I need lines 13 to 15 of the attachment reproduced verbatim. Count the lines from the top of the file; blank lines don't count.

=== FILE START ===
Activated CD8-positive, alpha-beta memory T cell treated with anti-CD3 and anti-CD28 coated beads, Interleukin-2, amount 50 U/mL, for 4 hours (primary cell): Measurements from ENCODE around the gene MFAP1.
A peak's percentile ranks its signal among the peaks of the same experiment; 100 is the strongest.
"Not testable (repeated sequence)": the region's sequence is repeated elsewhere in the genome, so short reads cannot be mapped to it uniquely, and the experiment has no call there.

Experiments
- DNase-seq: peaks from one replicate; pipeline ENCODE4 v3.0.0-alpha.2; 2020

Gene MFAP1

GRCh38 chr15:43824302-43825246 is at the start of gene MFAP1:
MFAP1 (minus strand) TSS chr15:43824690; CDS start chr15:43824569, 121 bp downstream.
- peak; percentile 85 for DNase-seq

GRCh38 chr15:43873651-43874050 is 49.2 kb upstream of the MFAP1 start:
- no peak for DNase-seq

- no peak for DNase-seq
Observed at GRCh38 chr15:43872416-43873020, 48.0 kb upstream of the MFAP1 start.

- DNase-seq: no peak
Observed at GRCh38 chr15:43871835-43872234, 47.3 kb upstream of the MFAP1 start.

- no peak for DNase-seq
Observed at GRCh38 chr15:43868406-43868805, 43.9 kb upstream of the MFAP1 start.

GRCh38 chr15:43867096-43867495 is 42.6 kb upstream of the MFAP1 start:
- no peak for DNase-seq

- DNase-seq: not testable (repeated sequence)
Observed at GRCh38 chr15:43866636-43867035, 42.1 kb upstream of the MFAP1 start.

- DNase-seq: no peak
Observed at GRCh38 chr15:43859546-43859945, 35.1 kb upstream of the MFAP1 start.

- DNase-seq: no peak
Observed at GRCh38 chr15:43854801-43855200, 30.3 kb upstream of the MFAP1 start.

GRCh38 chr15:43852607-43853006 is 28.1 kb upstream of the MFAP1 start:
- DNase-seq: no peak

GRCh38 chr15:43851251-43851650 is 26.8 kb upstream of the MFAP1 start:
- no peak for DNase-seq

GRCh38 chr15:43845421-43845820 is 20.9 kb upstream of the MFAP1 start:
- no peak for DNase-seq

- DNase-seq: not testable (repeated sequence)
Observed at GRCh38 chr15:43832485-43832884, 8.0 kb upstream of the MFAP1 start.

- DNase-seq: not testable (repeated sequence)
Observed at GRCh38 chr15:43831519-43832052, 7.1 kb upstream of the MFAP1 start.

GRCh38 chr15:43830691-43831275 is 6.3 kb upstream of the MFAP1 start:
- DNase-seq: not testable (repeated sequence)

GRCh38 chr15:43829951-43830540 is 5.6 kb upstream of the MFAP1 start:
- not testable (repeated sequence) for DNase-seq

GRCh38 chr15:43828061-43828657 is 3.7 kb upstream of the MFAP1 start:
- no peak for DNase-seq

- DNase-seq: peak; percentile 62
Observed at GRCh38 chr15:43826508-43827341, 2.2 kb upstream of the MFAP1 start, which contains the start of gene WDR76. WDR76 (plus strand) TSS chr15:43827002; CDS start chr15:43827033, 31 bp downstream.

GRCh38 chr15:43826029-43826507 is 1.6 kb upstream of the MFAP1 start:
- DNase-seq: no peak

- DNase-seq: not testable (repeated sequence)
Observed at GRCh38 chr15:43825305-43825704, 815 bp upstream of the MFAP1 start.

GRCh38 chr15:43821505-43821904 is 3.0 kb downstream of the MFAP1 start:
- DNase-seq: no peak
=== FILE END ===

Observed at GRCh38 chr15:43872416-43873020, 48.0 kb upstream of the MFAP1 start.

- DNase-seq: no peak
Observed at GRCh38 chr15:43871835-43872234, 47.3 kb upstream of the MFAP1 start.